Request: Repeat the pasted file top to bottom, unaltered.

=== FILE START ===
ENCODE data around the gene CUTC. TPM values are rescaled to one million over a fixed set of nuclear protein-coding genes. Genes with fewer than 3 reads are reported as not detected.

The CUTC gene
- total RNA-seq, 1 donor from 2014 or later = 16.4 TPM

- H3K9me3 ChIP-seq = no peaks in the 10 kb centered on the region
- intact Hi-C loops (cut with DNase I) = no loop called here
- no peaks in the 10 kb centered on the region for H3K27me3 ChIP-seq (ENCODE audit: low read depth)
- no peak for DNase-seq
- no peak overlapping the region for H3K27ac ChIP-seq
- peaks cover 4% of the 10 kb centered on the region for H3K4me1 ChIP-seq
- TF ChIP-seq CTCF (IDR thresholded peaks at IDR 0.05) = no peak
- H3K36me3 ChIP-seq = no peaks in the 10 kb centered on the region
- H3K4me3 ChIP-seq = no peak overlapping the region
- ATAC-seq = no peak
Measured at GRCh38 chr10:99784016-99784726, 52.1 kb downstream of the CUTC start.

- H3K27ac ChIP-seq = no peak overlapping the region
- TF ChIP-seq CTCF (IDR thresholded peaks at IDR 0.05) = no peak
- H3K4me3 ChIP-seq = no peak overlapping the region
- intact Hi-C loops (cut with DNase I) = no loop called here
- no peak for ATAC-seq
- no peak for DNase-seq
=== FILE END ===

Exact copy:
ENCODE data around the gene CUTC. TPM values are rescaled to one million over a fixed set of nuclear protein-coding genes. Genes with fewer than 3 reads are reported as not detected.

The CUTC gene
- total RNA-seq, 1 donor from 2014 or later = 16.4 TPM

- H3K9me3 ChIP-seq = no peaks in the 10 kb centered on the region
- intact Hi-C loops (cut with DNase I) = no loop called here
- no peaks in the 10 kb centered on the region for H3K27me3 ChIP-seq (ENCODE audit: low read depth)
- no peak for DNase-seq
- no peak overlapping the region for H3K27ac ChIP-seq
- peaks cover 4% of the 10 kb centered on the region for H3K4me1 ChIP-seq
- TF ChIP-seq CTCF (IDR thresholded peaks at IDR 0.05) = no peak
- H3K36me3 ChIP-seq = no peaks in the 10 kb centered on the region
- H3K4me3 ChIP-seq = no peak overlapping the region
- ATAC-seq = no peak
Measured at GRCh38 chr10:99784016-99784726, 52.1 kb downstream of the CUTC start.

- H3K27ac ChIP-seq = no peak overlapping the region
- TF ChIP-seq CTCF (IDR thresholded peaks at IDR 0.05) = no peak
- H3K4me3 ChIP-seq = no peak overlapping the region
- intact Hi-C loops (cut with DNase I) = no loop called here
- no peak for ATAC-seq
- no peak for DNase-seq